LONDON (Reuters) - The chairman of Britain’s second-biggest builder, Persimmon, and the head of its pay committee quit after they failed to curb an incentive plan that could see the firm’s top management make a profit of more than 200 million pounds on share options.
Persimmon introduced a long-term incentive plan in 2012, which gave share options to management which they are able to sell once they have returned a set level of cash and dividends to investors.
Since 2012, Persimmon’s share price has soared and it has returned 1.5 billion pounds ($2 billion) meaning its Chief Executive Jeff Fairburn and the firm’s finance director and managing director would jointly currently stand to gain around 240 million pounds before tax.
They are able to sell 40 percent of their share options from the beginning of next year and the remainder could be sold as soon as next year, depending on when the next target is met.
On Friday, Persimmon said its Chairman Nicholas Wrigley had announced his intention to resign whilst the Chairman of the Remuneration Committee Jonathan Davie quit on Thursday, recognising their mistake in not putting a cap on the lucrative deal.
“The board believes that the...long term incentive plan (LTIP) has been a significant factor in the company’s outstanding performance over this period, led by a strong and talented executive team,” it said.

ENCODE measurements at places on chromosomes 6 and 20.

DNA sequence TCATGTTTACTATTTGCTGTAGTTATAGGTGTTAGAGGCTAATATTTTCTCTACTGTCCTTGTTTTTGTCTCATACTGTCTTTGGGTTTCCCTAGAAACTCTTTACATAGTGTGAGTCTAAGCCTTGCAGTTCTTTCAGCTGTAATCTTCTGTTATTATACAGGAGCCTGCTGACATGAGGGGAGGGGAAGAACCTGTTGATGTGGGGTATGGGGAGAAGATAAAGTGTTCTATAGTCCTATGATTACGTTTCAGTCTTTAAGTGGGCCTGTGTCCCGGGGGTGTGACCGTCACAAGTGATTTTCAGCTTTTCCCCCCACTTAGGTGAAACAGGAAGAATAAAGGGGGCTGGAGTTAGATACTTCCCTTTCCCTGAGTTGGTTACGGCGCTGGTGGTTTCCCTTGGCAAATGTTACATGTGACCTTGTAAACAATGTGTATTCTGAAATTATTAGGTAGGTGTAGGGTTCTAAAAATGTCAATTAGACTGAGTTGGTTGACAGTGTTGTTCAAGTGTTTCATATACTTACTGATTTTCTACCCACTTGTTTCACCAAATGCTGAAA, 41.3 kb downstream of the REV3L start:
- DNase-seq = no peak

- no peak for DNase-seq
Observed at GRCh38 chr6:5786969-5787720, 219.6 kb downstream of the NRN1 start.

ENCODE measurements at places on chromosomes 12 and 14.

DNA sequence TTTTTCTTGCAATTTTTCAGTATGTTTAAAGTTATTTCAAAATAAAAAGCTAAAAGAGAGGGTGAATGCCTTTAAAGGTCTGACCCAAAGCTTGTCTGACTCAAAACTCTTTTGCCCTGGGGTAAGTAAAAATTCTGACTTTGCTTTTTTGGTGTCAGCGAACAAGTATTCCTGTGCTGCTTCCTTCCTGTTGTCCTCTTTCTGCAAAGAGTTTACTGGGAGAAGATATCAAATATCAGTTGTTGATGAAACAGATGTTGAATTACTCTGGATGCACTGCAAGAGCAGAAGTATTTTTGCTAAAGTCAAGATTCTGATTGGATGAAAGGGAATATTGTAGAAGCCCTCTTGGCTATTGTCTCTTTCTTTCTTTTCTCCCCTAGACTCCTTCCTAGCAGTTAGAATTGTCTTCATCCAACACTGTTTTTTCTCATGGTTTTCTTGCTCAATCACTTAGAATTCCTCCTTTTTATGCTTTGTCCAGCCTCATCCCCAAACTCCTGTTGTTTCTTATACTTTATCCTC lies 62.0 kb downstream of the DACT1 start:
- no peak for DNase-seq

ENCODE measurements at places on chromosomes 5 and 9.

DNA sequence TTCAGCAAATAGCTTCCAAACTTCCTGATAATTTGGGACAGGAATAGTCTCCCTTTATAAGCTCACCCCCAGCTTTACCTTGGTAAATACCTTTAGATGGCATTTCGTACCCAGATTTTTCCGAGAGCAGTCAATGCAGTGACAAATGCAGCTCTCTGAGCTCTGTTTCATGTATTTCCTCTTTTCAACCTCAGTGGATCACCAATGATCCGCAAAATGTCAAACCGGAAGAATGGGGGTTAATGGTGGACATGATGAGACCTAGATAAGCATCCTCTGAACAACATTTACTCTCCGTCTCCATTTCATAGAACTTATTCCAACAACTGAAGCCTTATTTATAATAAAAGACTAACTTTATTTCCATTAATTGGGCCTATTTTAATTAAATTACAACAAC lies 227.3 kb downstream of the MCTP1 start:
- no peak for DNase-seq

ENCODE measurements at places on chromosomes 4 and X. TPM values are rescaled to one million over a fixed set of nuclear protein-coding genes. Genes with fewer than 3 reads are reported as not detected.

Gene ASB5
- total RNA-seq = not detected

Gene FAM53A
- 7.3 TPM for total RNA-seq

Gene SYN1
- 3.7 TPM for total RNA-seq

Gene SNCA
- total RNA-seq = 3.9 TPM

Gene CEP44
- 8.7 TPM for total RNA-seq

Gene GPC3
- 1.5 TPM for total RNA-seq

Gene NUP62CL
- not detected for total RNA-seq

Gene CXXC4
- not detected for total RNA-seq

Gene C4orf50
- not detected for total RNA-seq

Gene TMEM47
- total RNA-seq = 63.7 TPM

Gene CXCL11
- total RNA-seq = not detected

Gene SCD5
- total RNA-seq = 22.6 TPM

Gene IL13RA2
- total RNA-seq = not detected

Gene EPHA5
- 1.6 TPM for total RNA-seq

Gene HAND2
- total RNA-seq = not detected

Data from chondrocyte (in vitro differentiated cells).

“Nevertheless, Nicholas and Jonathan recognise that the 2012 LTIP could have included a cap. In recognition of this omission, they have therefore tendered their resignations.”
Excessive corporate pay has attracted public ire since the financial crisis and Prime Minister Theresa May has denounced as irrational and unhealthy the yawning gap between the amounts paid to bosses and those paid to the average workers.
Based partly on the current share price of just over 26 pounds, the growth in CEO Fairburn’s share options alone is worth over 100 million pounds.
Martin Sorrell, the head of the world’s largest advertising group WPP, received 70 million pounds in 2015, one of the biggest ever payouts in Britain. That level has been cut to no more than 19 million pounds this year.
Persimmon, like some of its peers, has faced criticism from investors including fund manager Royal London Asset Management which said last year that the builder should scale back its executive pay plan.
The housebuilder said on Friday that since the scheme was introduced, it had increased the number of new homes it has built by over 65 percent and invested 2.9 billion pounds in new land.
It has appointed a new chairman of its remuneration committee and a senior independent director to lead the process of appointing a new chairman. Wrigley will remain in the role until his successor is chosen.
Editing by Kate Holton and Elaine Hardcastle